Photo by Seth Littrell

Photo by Seth Littrell

For a year now, the Student Government Association (SGA) has been pushing legislation requiring professors to post grades more frequently than twice a semester.

Currently, the only grading policy at Eastern simply requires all professors to post grades at midterms and finals week.

Originally, a quarterly grading policy was being pushed through SGA. The main idea is professors in developmental, 100 and 200-level courses would be the only ones required to post grades more frequently.
However, the administration and faculty has continuously ignored this legislation.

SGA attempted to rework the policy several times to appease the higher-ups, but they continued to push the idea away.

We at The Progress do not agree with this lack of effort for student improvement by the administration. In fact, we believe SGA should start to push back just as hard.

Several professors choose not to use grading tools offered by the university, such as Blackboard, which often leaves students uninformed about their current academic standing in a class. Several professors don’t even open their courses on Blackboard at all.

We believe this grading policy should apply not only to professors in lower-division courses but also to all professors in every level class. Additionally, the policy should not be restricted to only general education courses. All students, no matter what course, have a right to know their current grades.

All professors on this campus obviously know how to use Blackboard, which is an easy grading tool provided to them by the university.

In a large amount of classes on campus, professors ask students to submit homework assignments and even tests via Blackboard. Eastern even offers training to professors who are unsure how to use it. No excuse exists for our professors to not be keeping students constantly up-to-date on their grades.

People come to college to learn. A major part of learning is receiving academic feedback. Students cannot be expected to improve academically if we can’t even find out how we are doing in our classes. By not giving students an accurate reflection of their actual performance in the course, they are not truly learning and growing.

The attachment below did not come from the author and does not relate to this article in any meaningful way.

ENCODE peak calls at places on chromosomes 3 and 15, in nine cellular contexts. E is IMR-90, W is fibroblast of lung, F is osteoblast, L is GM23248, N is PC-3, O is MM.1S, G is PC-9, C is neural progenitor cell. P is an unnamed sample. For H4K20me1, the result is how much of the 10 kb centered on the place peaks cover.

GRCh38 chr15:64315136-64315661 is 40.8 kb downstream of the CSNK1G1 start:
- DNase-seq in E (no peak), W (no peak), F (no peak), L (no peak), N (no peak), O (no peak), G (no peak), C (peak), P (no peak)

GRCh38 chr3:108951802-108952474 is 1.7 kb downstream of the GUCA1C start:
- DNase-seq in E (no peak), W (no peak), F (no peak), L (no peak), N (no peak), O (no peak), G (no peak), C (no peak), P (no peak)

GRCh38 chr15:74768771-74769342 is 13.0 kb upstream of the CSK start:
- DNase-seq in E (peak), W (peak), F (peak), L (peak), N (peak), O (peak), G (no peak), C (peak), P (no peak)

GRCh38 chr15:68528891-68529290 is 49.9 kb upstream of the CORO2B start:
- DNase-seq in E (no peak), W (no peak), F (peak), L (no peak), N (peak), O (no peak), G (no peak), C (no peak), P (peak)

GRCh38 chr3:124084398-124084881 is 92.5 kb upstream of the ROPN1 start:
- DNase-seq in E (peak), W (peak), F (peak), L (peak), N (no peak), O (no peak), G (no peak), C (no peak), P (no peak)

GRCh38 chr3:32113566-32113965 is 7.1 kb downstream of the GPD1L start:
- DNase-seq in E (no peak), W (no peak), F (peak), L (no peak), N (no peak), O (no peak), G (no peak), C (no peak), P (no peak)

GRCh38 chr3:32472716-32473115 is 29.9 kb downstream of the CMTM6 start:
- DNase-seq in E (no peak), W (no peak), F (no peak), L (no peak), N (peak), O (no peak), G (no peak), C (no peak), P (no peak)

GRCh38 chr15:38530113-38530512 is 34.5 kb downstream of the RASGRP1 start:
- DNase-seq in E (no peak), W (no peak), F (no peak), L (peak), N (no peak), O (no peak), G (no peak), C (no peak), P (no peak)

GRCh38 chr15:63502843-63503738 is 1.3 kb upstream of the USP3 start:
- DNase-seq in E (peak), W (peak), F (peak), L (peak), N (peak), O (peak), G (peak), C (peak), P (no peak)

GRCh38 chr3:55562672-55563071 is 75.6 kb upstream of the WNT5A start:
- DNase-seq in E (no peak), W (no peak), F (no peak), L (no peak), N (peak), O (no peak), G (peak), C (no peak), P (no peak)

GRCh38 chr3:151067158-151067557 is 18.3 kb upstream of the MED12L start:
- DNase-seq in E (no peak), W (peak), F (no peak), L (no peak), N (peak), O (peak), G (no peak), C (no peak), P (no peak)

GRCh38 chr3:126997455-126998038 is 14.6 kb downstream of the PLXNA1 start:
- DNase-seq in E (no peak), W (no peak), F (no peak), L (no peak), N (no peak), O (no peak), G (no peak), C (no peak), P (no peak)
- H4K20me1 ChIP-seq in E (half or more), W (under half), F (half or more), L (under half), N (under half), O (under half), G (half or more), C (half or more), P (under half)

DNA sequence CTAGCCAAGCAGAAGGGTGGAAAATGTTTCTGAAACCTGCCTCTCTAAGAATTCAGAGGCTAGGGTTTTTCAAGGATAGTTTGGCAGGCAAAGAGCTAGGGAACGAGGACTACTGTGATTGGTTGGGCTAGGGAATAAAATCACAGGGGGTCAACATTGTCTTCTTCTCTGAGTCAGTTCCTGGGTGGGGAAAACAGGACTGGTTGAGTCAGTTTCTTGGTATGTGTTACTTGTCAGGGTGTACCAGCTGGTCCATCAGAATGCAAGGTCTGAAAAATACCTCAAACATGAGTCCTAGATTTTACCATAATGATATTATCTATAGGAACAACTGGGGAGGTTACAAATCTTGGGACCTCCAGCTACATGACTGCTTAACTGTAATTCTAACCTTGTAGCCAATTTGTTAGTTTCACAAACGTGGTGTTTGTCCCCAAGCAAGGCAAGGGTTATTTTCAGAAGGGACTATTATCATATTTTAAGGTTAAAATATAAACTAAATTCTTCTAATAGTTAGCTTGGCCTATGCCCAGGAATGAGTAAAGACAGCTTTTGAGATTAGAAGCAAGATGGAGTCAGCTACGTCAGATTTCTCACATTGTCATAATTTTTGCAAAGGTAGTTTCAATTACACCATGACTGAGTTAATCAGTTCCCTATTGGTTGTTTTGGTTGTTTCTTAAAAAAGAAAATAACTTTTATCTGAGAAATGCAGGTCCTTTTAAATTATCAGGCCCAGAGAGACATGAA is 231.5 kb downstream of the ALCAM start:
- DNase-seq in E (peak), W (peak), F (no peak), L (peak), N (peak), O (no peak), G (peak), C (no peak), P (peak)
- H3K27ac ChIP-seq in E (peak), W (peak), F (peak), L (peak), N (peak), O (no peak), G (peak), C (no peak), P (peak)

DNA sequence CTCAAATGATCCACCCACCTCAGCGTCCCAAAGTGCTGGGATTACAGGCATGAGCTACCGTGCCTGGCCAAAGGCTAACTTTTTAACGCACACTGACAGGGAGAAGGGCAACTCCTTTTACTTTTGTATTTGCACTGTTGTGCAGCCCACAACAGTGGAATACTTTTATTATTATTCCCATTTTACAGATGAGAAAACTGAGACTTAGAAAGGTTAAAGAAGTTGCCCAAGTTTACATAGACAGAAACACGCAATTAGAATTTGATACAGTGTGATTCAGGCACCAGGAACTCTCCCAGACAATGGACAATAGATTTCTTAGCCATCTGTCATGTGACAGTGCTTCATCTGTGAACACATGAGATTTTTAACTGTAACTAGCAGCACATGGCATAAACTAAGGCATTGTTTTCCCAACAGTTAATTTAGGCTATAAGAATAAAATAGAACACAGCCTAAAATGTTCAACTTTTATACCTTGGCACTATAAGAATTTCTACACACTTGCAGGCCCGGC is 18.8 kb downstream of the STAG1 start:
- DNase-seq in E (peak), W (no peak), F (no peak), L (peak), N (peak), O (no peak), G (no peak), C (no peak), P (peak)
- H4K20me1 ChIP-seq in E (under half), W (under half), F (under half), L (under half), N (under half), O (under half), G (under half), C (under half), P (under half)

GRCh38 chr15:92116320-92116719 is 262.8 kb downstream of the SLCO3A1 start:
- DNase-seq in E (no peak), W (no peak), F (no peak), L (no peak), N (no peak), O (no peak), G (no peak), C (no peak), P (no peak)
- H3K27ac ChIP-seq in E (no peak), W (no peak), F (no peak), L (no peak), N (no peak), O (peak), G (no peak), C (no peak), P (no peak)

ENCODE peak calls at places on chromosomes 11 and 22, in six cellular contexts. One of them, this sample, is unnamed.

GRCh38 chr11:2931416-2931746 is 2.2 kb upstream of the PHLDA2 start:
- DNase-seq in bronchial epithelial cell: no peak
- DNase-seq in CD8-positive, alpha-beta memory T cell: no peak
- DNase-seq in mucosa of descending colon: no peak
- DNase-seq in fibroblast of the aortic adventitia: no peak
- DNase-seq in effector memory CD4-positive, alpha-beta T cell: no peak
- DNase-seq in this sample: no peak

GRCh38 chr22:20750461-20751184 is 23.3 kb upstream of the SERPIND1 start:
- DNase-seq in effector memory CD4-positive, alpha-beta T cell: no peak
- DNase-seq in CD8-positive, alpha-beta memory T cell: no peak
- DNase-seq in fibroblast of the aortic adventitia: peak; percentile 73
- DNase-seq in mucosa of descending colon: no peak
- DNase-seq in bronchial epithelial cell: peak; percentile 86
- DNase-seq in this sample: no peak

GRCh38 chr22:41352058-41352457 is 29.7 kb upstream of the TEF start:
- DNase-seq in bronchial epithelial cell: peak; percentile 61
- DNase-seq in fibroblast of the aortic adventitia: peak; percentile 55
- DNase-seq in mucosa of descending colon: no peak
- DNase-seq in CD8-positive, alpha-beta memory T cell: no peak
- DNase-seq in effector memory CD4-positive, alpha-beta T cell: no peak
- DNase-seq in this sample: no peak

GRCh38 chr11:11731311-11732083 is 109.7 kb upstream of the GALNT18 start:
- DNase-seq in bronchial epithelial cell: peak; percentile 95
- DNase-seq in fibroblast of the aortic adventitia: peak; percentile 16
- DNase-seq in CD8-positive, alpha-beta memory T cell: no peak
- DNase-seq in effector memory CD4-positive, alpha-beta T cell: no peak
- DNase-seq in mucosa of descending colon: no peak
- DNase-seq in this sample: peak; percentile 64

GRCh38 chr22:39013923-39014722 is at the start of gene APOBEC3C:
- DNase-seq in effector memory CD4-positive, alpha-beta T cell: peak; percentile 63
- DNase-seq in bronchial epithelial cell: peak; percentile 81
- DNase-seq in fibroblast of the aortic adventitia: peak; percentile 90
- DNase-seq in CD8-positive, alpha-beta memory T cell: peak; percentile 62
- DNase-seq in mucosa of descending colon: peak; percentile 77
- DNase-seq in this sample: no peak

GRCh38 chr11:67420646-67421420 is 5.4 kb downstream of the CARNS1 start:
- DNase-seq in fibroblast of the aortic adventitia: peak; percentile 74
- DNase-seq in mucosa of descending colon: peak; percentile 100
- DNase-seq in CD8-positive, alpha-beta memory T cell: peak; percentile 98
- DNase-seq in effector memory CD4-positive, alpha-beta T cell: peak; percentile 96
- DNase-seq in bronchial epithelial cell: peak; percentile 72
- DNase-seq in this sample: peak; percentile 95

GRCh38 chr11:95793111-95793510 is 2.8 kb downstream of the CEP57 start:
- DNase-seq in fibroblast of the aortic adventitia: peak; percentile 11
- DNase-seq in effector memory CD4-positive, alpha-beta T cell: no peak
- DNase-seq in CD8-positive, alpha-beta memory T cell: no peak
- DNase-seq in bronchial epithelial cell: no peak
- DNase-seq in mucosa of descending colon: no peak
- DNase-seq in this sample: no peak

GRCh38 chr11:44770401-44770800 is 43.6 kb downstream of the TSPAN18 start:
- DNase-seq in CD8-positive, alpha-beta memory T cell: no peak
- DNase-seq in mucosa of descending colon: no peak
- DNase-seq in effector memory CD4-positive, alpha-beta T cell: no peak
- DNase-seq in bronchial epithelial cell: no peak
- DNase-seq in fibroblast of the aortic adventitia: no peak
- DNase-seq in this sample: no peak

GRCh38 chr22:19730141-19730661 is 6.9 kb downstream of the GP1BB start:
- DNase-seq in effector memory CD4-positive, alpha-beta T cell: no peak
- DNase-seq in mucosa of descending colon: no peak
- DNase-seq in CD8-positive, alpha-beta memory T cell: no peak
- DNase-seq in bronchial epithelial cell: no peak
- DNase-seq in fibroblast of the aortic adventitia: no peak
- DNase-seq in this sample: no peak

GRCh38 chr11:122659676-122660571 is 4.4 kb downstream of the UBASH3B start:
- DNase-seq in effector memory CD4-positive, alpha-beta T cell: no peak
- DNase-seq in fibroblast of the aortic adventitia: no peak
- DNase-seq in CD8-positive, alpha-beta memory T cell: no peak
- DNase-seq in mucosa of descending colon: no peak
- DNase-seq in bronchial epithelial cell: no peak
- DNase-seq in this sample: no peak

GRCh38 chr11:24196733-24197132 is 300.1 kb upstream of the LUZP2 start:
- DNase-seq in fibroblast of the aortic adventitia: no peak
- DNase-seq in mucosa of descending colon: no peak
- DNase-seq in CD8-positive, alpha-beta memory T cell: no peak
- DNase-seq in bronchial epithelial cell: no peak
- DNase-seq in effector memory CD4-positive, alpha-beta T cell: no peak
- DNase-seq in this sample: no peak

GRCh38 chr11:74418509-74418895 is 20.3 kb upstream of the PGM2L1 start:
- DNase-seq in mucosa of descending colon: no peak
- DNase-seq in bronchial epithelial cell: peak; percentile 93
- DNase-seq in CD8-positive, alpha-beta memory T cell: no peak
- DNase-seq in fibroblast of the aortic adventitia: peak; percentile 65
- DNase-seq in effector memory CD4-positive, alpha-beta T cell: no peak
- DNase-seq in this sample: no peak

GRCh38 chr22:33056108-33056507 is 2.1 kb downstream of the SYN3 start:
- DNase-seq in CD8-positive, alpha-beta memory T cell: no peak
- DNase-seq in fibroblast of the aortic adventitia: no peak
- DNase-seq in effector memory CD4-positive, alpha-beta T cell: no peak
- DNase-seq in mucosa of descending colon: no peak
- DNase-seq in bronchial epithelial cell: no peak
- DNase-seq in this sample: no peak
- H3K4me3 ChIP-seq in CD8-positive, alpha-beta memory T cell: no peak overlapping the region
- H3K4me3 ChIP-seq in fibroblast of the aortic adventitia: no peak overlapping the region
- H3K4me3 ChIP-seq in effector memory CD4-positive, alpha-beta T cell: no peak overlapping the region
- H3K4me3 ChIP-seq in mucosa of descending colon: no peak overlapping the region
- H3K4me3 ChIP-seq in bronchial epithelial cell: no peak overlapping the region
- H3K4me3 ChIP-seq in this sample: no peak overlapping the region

Perhaps the most important aspect to remember is students pay to come to this institution. As students, we deserve to get this academic feedback from educated professionals in our fields, especially if we pay to get that feedback.

Professors also receive no punishment for failing to posting grades, even at midterm. Often times, professors will post what is known as “blanket grades” for students at midterm. This method of “blanket grading” just to have some kind of grade is not beneficial for the student or the teacher.

Some professors even put final grades in late causing students to wait two weeks after classes have already ended to find out their grades.

Students are left uninformed and professors just make more work for themselves during the second half of the semester by postponing updating grades. The true tragedy is some students are completely unaware of their progress in classes until they receive that final grade.

We want to take the grading policy idea to a broader interpretation. We want the policy to be applied across the board to all students, andot just those in lower-level general education courses.

If anything, seniors are the category needing to know their grades on a regular basis because of their approaching graduation and possible employment. Several employers may want to know students’ current courses and grades. Professors putting up “blanket grades” are not going to help graduating seniors in any way.

Many professors will just tell students to come visit them during office hours to get their grades. Often times, these office hours are not convenient to all students.

We at The Progress fully support SGA’s initiative to get a more frequent grading policy into effect and hope the organization continues to push and make the policy grow even more. An important concept to remember is in order for this policy to actually work every professor, student and administrator has to be on board. Otherwise, we are just asking for another failure.